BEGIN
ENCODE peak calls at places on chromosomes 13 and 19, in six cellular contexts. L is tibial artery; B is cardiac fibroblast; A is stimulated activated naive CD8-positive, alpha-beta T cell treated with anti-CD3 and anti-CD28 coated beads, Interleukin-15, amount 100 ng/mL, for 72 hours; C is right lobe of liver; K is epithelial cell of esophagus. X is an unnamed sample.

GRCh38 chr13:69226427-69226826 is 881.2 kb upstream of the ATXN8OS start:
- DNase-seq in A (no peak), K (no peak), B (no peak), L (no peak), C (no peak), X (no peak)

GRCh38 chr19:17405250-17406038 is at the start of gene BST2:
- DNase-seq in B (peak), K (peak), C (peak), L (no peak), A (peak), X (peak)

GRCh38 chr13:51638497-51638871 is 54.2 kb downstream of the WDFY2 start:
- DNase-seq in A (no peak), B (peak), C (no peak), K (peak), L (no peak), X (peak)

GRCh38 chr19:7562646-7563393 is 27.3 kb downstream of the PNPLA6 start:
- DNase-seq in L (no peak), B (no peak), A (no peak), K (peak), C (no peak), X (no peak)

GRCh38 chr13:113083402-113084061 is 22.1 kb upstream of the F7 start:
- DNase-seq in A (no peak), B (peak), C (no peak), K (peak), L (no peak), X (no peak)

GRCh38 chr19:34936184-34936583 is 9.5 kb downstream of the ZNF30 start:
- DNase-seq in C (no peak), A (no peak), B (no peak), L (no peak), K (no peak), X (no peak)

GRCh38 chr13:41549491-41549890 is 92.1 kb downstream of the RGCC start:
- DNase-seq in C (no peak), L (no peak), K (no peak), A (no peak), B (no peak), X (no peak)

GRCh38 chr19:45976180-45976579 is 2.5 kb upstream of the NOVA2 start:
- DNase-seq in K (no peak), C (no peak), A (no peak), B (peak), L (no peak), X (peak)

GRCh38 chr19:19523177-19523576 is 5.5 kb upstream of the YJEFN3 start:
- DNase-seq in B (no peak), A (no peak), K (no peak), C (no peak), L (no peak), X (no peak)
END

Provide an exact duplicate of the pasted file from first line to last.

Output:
ENCODE peak calls at places on chromosomes 13 and 19, in six cellular contexts. L is tibial artery; B is cardiac fibroblast; A is stimulated activated naive CD8-positive, alpha-beta T cell treated with anti-CD3 and anti-CD28 coated beads, Interleukin-15, amount 100 ng/mL, for 72 hours; C is right lobe of liver; K is epithelial cell of esophagus. X is an unnamed sample.

GRCh38 chr13:69226427-69226826 is 881.2 kb upstream of the ATXN8OS start:
- DNase-seq in A (no peak), K (no peak), B (no peak), L (no peak), C (no peak), X (no peak)

GRCh38 chr19:17405250-17406038 is at the start of gene BST2:
- DNase-seq in B (peak), K (peak), C (peak), L (no peak), A (peak), X (peak)

GRCh38 chr13:51638497-51638871 is 54.2 kb downstream of the WDFY2 start:
- DNase-seq in A (no peak), B (peak), C (no peak), K (peak), L (no peak), X (peak)

GRCh38 chr19:7562646-7563393 is 27.3 kb downstream of the PNPLA6 start:
- DNase-seq in L (no peak), B (no peak), A (no peak), K (peak), C (no peak), X (no peak)

GRCh38 chr13:113083402-113084061 is 22.1 kb upstream of the F7 start:
- DNase-seq in A (no peak), B (peak), C (no peak), K (peak), L (no peak), X (no peak)

GRCh38 chr19:34936184-34936583 is 9.5 kb downstream of the ZNF30 start:
- DNase-seq in C (no peak), A (no peak), B (no peak), L (no peak), K (no peak), X (no peak)

GRCh38 chr13:41549491-41549890 is 92.1 kb downstream of the RGCC start:
- DNase-seq in C (no peak), L (no peak), K (no peak), A (no peak), B (no peak), X (no peak)

GRCh38 chr19:45976180-45976579 is 2.5 kb upstream of the NOVA2 start:
- DNase-seq in K (no peak), C (no peak), A (no peak), B (peak), L (no peak), X (peak)

GRCh38 chr19:19523177-19523576 is 5.5 kb upstream of the YJEFN3 start:
- DNase-seq in B (no peak), A (no peak), K (no peak), C (no peak), L (no peak), X (no peak)